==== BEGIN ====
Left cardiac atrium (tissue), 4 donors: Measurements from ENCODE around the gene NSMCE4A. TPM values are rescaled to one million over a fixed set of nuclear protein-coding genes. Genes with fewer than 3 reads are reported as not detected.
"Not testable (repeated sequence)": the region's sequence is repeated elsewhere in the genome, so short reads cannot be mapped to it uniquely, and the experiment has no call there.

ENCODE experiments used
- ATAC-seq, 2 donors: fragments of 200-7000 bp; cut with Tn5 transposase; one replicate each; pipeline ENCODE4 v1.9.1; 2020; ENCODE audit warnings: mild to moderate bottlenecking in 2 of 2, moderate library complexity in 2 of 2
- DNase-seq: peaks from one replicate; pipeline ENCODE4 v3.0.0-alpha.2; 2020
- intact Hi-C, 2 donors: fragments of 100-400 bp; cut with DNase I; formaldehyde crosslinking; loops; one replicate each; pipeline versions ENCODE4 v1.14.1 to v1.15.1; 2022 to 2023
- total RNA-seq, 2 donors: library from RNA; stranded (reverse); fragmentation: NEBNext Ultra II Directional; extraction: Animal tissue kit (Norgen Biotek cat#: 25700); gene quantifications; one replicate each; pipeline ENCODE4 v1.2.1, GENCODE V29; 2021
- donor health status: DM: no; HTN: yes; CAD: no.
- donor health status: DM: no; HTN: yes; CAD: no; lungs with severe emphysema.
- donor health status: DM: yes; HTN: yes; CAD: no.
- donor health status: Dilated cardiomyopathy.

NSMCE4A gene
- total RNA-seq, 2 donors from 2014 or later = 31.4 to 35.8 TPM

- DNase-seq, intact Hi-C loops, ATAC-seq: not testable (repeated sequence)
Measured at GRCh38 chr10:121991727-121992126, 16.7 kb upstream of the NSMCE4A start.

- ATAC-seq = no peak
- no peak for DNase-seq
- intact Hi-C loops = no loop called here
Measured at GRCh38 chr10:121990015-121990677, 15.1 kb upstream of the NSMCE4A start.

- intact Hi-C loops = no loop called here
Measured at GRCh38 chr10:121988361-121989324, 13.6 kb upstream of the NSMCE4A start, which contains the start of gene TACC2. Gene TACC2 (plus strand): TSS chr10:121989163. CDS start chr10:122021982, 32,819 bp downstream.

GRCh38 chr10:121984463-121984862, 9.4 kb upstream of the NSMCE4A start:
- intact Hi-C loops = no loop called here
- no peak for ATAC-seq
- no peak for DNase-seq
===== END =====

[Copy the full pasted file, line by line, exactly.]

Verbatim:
Left cardiac atrium (tissue), 4 donors: Measurements from ENCODE around the gene NSMCE4A. TPM values are rescaled to one million over a fixed set of nuclear protein-coding genes. Genes with fewer than 3 reads are reported as not detected.
"Not testable (repeated sequence)": the region's sequence is repeated elsewhere in the genome, so short reads cannot be mapped to it uniquely, and the experiment has no call there.

ENCODE experiments used
- ATAC-seq, 2 donors: fragments of 200-7000 bp; cut with Tn5 transposase; one replicate each; pipeline ENCODE4 v1.9.1; 2020; ENCODE audit warnings: mild to moderate bottlenecking in 2 of 2, moderate library complexity in 2 of 2
- DNase-seq: peaks from one replicate; pipeline ENCODE4 v3.0.0-alpha.2; 2020
- intact Hi-C, 2 donors: fragments of 100-400 bp; cut with DNase I; formaldehyde crosslinking; loops; one replicate each; pipeline versions ENCODE4 v1.14.1 to v1.15.1; 2022 to 2023
- total RNA-seq, 2 donors: library from RNA; stranded (reverse); fragmentation: NEBNext Ultra II Directional; extraction: Animal tissue kit (Norgen Biotek cat#: 25700); gene quantifications; one replicate each; pipeline ENCODE4 v1.2.1, GENCODE V29; 2021
- donor health status: DM: no; HTN: yes; CAD: no.
- donor health status: DM: no; HTN: yes; CAD: no; lungs with severe emphysema.
- donor health status: DM: yes; HTN: yes; CAD: no.
- donor health status: Dilated cardiomyopathy.

NSMCE4A gene
- total RNA-seq, 2 donors from 2014 or later = 31.4 to 35.8 TPM

- DNase-seq, intact Hi-C loops, ATAC-seq: not testable (repeated sequence)
Measured at GRCh38 chr10:121991727-121992126, 16.7 kb upstream of the NSMCE4A start.

- ATAC-seq = no peak
- no peak for DNase-seq
- intact Hi-C loops = no loop called here
Measured at GRCh38 chr10:121990015-121990677, 15.1 kb upstream of the NSMCE4A start.

- intact Hi-C loops = no loop called here
Measured at GRCh38 chr10:121988361-121989324, 13.6 kb upstream of the NSMCE4A start, which contains the start of gene TACC2. Gene TACC2 (plus strand): TSS chr10:121989163. CDS start chr10:122021982, 32,819 bp downstream.

GRCh38 chr10:121984463-121984862, 9.4 kb upstream of the NSMCE4A start:
- intact Hi-C loops = no loop called here
- no peak for ATAC-seq
- no peak for DNase-seq